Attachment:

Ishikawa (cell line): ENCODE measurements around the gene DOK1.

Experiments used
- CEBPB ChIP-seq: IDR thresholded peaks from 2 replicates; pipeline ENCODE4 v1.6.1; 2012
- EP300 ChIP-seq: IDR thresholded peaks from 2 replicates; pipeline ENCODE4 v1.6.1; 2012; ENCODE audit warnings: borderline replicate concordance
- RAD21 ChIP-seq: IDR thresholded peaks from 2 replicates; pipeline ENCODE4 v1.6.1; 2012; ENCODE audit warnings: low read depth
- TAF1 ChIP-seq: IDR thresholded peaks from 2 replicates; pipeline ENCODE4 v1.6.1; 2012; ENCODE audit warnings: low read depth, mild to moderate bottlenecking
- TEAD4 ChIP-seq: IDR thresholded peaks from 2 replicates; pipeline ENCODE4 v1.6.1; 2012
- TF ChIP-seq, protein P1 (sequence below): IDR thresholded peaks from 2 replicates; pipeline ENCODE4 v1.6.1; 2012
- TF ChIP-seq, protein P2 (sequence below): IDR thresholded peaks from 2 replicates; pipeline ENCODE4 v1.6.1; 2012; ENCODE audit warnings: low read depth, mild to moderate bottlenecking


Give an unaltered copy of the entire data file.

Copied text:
Ishikawa (cell line): ENCODE measurements around the gene DOK1.

Experiments used
- CEBPB ChIP-seq: IDR thresholded peaks from 2 replicates; pipeline ENCODE4 v1.6.1; 2012
- EP300 ChIP-seq: IDR thresholded peaks from 2 replicates; pipeline ENCODE4 v1.6.1; 2012; ENCODE audit warnings: borderline replicate concordance
- RAD21 ChIP-seq: IDR thresholded peaks from 2 replicates; pipeline ENCODE4 v1.6.1; 2012; ENCODE audit warnings: low read depth
- TAF1 ChIP-seq: IDR thresholded peaks from 2 replicates; pipeline ENCODE4 v1.6.1; 2012; ENCODE audit warnings: low read depth, mild to moderate bottlenecking
- TEAD4 ChIP-seq: IDR thresholded peaks from 2 replicates; pipeline ENCODE4 v1.6.1; 2012
- TF ChIP-seq, protein P1 (sequence below): IDR thresholded peaks from 2 replicates; pipeline ENCODE4 v1.6.1; 2012
- TF ChIP-seq, protein P2 (sequence below): IDR thresholded peaks from 2 replicates; pipeline ENCODE4 v1.6.1; 2012; ENCODE audit warnings: low read depth, mild to moderate bottlenecking